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Should extension methods only be used on classes whose code you don't have access to?

I'm struggling to come up with a reason to have extension methods versus making it partial and adding the classes in an external file.

My specific scenario is as follows: I have classes that represent entities in a database via EF. I'm debating making the classes it renders partial and adding my own methods. Are extension methods a more valid alternative approach or are they not intended to be used when you have access to the code of the class you are extending?

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What about when you want to add functionality to an interface that may be implemented in multiple classes? (IEnumerable<T> comes to mind) –  Jason Down Jul 26 '11 at 4:05
If you have both (some classes without source and some with source) and/or some rather "generic" functionality you want to implement and can use on other classes too then implementing this as extension method is a good thing to do... adding methods directly (when you have access) changes the interface of that class which is not always a good thing, esp. when working on bigger projects where the class is used by different teams –  Yahia Jul 26 '11 at 4:08

5 Answers 5

up vote 4 down vote accepted

The canonical counter-example is extension methods on an interface, as even if you control the source, there is no implementation. See: Linq.

But, yes, generally speaking, if you control the source of the concrete class, it is not unreasonable to expect to add the functionality to the class directly rather than using an extension method, if it makes sense for the functionality to actually be part of the class instance.

On the other hand, and coming back to your situation, you might consider neither approach. Your entities are data models, I would not add methods to those models, but rather encapsulate that functionality elsewhere. Those models exist to encapsulate your data, logic that might operate with or against that data might be better served in a different unit. But that really depends upon what your methods are doing, and also assuming they're not something like a trivial wrapper over one or more properties, for example.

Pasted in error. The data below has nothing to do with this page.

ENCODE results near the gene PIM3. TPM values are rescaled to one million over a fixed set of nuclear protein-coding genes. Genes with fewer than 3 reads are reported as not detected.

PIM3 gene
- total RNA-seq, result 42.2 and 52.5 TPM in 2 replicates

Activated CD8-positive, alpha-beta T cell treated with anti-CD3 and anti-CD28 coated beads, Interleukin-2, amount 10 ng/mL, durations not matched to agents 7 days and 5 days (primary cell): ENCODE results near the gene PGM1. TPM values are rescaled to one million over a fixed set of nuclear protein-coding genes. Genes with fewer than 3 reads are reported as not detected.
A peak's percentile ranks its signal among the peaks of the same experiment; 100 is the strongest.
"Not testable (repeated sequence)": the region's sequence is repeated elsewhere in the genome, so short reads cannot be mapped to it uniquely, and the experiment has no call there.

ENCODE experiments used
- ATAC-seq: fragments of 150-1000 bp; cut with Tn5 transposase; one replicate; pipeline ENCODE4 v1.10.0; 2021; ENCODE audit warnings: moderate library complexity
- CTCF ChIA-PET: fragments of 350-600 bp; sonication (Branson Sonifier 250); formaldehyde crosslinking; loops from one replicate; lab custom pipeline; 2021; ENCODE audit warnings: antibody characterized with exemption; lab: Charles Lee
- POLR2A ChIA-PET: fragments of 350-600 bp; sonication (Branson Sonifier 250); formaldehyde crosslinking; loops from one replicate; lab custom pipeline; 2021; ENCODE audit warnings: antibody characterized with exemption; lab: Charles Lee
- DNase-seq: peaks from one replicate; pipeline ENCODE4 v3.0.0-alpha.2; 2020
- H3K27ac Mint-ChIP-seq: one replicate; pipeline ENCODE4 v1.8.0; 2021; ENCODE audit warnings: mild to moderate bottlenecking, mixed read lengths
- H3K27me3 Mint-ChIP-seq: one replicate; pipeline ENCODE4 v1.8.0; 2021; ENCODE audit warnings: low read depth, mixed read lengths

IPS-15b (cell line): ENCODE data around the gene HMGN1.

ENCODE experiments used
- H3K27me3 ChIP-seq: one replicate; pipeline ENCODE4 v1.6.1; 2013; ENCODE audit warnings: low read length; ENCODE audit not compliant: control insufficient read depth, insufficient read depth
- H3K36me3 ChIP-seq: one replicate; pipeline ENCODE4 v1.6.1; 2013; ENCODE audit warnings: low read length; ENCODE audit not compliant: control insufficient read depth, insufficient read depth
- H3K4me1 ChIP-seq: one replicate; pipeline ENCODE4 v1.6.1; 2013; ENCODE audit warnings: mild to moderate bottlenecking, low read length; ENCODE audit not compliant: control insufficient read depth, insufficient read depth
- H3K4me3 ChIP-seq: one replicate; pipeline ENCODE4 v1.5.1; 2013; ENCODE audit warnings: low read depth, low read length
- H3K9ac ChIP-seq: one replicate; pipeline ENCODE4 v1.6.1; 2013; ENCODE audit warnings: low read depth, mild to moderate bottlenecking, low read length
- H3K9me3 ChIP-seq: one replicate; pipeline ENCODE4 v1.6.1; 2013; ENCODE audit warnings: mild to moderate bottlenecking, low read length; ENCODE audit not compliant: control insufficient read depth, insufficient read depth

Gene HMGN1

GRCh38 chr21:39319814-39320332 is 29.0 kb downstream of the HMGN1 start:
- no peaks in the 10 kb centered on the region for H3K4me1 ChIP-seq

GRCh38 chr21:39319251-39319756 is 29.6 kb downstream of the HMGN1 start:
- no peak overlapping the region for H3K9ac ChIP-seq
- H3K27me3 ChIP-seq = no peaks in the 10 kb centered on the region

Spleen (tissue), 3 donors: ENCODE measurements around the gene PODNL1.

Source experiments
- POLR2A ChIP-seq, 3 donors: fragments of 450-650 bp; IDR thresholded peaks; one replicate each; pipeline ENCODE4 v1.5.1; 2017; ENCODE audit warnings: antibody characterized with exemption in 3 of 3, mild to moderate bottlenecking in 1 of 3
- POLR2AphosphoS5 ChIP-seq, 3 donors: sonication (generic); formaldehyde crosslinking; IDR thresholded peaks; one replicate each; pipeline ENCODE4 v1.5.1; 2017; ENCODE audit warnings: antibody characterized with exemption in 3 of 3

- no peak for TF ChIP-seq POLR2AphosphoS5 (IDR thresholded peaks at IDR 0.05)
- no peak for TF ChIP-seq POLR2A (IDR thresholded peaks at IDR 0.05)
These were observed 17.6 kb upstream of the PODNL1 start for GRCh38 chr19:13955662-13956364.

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Apart from the ability to provide extensions to interfaces, I use extension methods to add 'members' to a class that work using only the class' public interface. So if a method needs access to a private/protected member, it will become a class member, if not an extension method. This keeps the classes themselves small and focused...

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You might want to look at How Non-Member Functions Improve Encapsulation. There are some C++ specifics, but main idea applies to other OO languages as well. In short: the less methods you have in a class the easier it is to understand who and how changes private class state.

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You may have a class that works fine in ninety percent of your projects. By adding an extension method you don't 'pollute' the original class but can still leverage it in the other ten percent of your projects.

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Should extension methods only be used on classes whose code you don't have a access to?

Not necessarily. There are situations where extension methods can still help. I recently had an issue with the xml serializer where it could serialize an object that had a method that made use of a linq / lamba expression. Moving the method to an extension method resolved that. I like to use extension methods on DTOs also.

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